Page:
Manage Execution Rates with FPGA Timing Functions (FPGA Module)

LabVIEW 2018 FPGA Module Help


Edition Date: March 2018
Part Number: 371599P-01
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Creating Timed I/O Applications

Applications often require the I/O to execute at a specific frequency. For example, the algorithms used in control loops typically require the inputs to be sampled at a known rate. Use the Loop Timer Express VI in a While Loop to control the execution rate of the I/O, as shown in the following block diagram.

To use the Loop Timer Express VI to control the execution rate of the I/O, place a Sequence structure inside a While Loop. Place the Loop Timer Express VI in the first frame of the sequence structure. Configure the Counter Units and Size of Internal Counter in the Configure Loop Timer dialog box that appears. Place the LabVIEW code for the I/O in subsequent frames of the sequence structure.

Tip  You can save space on the FPGA target by choosing the smallest Size of Internal Counter appropriate for the application.

The first call of the Loop Timer Express VI does not result in any wait or delay because this call establishes a reference time stamp for subsequent calls. After the first call of the Loop Timer Express VI, subsequent calls of the Loop Timer Express VI do not return until the time specified by the Count parameter has elapsed since the previous call. If the time specified by the Count parameter is less than the time it takes the FPGA target to execute the code in the While Loop, the Loop Timer Express VI does not affect the timing of the While Loop.

Creating Delays between Events

Use the Wait Express VI to create a delay between events in an FPGA VI. For example, you might want to create a delay between a trigger and a subsequent output. You can place the LabVIEW code for the trigger in the first frame of a sequence structure. Then place the Wait Express VI in the following frame. Finally, place the LabVIEW code for the output in the last frame of the sequence structure. You also can create a series of delays using multiple Wait VIs in a sequence structure, as shown in the following block diagram.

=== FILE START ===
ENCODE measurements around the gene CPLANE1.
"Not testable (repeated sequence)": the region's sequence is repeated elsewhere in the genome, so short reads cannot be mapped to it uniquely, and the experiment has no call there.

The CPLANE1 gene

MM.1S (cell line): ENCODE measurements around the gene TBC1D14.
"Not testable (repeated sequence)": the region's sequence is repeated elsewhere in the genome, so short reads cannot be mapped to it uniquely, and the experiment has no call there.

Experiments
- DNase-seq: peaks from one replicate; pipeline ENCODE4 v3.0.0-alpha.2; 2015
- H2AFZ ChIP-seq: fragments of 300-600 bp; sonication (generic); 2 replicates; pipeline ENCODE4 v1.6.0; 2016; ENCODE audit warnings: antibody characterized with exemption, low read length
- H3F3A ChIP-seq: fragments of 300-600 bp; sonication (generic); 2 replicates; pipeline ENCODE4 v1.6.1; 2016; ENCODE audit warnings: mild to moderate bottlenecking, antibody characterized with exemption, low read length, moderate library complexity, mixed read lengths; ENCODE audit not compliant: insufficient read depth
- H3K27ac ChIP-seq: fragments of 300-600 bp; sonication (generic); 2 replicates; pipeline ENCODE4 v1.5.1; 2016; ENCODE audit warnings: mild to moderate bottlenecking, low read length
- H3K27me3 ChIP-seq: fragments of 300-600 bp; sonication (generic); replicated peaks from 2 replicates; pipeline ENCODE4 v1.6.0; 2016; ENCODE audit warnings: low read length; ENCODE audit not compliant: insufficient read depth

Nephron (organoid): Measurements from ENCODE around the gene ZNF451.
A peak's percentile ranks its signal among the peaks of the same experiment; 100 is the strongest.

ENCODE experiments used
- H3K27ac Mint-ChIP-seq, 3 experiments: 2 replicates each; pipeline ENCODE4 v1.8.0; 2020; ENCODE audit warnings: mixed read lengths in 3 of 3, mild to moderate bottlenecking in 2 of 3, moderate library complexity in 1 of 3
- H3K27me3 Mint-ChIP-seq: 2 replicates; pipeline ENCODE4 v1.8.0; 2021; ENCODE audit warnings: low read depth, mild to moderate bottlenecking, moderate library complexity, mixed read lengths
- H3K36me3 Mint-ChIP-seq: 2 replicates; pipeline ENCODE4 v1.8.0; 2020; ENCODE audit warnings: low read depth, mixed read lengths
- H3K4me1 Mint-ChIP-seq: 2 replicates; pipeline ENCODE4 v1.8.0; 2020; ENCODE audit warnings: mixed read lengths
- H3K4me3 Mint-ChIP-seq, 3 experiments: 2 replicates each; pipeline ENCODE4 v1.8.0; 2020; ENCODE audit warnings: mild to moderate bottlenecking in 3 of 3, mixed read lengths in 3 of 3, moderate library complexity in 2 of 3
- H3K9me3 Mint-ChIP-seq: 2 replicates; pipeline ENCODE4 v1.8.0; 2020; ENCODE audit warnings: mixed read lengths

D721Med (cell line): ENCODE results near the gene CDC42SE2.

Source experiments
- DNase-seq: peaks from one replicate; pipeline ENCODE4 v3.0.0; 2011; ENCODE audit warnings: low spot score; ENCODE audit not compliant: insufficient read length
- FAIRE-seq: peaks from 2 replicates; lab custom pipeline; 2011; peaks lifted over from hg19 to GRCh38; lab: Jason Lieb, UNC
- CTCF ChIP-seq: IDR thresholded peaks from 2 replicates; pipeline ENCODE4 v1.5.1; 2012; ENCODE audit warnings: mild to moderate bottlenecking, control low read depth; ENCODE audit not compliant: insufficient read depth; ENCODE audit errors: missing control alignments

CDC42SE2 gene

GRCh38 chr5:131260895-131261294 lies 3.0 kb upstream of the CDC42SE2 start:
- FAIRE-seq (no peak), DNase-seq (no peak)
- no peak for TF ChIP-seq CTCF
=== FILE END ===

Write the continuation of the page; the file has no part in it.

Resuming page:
Measuring Time between Events

Use the Tick Count Express VI to measure the time between events such as edges on a digital signal. You can use this Express VI when you need to determine the period, pulse-width, or frequency of an input signal or if you want to determine the execution time of a section of LabVIEW code.

For example, to determine the amount of time it takes a function or a section of LabVIEW code to execute, use a Sequence structure with two Tick Count Express VIs, as shown in the following block diagram.

Place one Tick Count Express VI in the first frame of the Sequence structure. Then place the LabVIEW code you want to measure in the second frame of the Sequence structure. Finally, place the other Tick Count Express VI in the last frame of the sequence structure. You then can calculate the difference between the results of the two Tick Count Express VIs to determine the execution time. Subtract one from the result of the calculation to compensate for the execution time of the Tick Count Express VI.

The Tick Count Express VI has an internal counter to track time. The internal counter for each Tick Count Express VI you place on the same block diagram shares the same start time. Therefore, every Tick Count Express VI that uses the same values for the Counter Units and Size of Internal Counter options tracks the same time. For example, if you call two Tick Count Express VIs that use the same Configure Tick Count options at the same time, they return the same Tick Count value.

The Tick Count Express VI returns an integer value in Counter Units. The Tick Count value cannot represent any fractional time periods that might occur when Counter Units is configured for uSec or mSec. Configuring Counter Units for uSec or mSec can result in timing measurements that have an accuracy of ±1 Counter Unit value. For example, you can configure the Tick Count Express VIs in the block diagram above to measure time in milliseconds. If the first Tick Count Express VI executes at 47.9 milliseconds, Tick Count returns a value of 47. If the second Tick Count Express VI executes at 53.2 milliseconds, Tick Count returns a value of 53. Although this example has a 5.3 millisecond delay, the difference between the returned values is 6 milliseconds.

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